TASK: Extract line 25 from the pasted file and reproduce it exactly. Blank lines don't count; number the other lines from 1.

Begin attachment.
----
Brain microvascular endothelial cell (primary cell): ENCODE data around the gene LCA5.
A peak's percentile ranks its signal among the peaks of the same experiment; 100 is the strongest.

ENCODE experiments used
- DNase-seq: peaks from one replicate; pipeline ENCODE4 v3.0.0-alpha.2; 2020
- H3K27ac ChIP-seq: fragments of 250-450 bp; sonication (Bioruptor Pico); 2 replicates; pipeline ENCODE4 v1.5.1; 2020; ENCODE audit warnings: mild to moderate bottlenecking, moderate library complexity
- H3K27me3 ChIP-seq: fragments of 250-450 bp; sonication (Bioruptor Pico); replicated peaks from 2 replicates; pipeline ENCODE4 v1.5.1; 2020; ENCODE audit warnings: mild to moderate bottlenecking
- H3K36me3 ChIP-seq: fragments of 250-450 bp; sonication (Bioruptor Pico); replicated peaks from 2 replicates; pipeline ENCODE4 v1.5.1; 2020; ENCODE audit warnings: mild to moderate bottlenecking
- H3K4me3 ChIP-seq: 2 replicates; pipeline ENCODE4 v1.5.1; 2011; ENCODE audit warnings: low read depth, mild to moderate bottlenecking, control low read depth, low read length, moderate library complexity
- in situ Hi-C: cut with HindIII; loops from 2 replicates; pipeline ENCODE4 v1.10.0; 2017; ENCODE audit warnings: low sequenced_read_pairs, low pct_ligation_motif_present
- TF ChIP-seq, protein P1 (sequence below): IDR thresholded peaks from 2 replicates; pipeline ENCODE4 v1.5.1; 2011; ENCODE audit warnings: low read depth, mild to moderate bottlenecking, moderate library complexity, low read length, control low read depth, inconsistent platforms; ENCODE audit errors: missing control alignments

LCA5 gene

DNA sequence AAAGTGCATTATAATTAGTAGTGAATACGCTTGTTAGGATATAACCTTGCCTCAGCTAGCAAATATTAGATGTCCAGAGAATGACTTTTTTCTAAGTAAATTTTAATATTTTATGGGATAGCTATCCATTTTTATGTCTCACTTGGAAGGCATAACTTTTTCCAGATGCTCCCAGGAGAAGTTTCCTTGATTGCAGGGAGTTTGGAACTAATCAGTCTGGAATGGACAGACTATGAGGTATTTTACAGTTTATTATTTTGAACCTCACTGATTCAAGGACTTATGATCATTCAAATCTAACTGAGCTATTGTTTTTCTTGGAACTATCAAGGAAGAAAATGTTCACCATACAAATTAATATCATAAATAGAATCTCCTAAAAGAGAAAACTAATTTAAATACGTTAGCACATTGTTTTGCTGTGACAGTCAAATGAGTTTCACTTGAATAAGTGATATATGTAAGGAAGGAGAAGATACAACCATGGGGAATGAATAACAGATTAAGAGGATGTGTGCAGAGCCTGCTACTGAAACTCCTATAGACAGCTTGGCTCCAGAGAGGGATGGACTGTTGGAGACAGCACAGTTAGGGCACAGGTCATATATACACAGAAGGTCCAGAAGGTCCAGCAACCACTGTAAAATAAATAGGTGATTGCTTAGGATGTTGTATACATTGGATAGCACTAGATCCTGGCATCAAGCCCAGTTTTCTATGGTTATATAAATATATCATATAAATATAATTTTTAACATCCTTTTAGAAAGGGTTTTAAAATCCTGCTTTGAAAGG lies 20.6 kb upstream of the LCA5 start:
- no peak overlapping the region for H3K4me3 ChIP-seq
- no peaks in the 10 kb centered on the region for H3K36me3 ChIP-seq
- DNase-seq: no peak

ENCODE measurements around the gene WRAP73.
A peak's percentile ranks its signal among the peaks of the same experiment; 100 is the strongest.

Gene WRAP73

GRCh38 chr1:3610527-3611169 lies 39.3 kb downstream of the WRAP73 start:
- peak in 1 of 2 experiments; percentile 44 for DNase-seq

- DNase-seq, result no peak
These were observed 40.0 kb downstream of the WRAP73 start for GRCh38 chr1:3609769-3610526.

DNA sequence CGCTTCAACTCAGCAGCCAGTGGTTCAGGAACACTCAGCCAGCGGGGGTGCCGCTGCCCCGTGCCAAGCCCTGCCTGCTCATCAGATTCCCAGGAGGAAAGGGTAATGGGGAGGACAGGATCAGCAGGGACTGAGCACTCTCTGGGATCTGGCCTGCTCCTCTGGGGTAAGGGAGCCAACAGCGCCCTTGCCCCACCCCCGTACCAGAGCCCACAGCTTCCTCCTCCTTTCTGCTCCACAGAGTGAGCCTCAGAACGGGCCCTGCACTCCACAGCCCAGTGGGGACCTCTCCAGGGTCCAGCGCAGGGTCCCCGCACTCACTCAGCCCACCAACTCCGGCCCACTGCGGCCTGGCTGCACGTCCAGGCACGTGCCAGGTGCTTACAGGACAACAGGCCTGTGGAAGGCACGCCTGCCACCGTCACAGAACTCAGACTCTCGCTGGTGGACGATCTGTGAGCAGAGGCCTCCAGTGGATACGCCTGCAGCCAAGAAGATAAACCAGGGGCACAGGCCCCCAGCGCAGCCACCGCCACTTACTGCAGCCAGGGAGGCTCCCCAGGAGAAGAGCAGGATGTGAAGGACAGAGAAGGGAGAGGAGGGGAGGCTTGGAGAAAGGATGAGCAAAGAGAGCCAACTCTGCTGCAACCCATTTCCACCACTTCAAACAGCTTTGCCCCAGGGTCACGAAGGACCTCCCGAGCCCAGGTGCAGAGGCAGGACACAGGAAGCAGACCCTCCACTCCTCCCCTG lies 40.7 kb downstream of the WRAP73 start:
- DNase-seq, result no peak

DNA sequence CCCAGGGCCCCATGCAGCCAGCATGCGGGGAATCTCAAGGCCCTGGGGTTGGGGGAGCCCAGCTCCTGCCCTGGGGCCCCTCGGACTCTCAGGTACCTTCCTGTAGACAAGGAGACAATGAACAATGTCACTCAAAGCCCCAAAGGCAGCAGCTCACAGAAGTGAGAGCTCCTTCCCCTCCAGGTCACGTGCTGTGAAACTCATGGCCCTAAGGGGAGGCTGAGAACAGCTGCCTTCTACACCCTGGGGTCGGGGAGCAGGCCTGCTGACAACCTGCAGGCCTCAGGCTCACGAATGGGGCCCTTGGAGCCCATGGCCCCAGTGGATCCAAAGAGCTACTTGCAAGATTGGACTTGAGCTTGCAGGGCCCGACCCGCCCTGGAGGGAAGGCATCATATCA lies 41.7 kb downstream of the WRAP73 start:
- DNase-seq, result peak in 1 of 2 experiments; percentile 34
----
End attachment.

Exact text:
DNA sequence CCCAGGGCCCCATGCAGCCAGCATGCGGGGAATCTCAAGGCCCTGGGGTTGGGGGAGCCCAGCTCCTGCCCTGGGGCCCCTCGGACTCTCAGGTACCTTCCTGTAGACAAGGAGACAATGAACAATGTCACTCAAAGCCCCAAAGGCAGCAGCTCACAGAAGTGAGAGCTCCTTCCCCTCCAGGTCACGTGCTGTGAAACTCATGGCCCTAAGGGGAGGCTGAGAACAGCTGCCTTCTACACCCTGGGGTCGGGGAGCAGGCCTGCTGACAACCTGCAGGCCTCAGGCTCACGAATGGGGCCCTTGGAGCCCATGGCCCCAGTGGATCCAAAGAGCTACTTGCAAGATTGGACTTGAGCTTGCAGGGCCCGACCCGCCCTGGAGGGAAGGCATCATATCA lies 41.7 kb downstream of the WRAP73 start: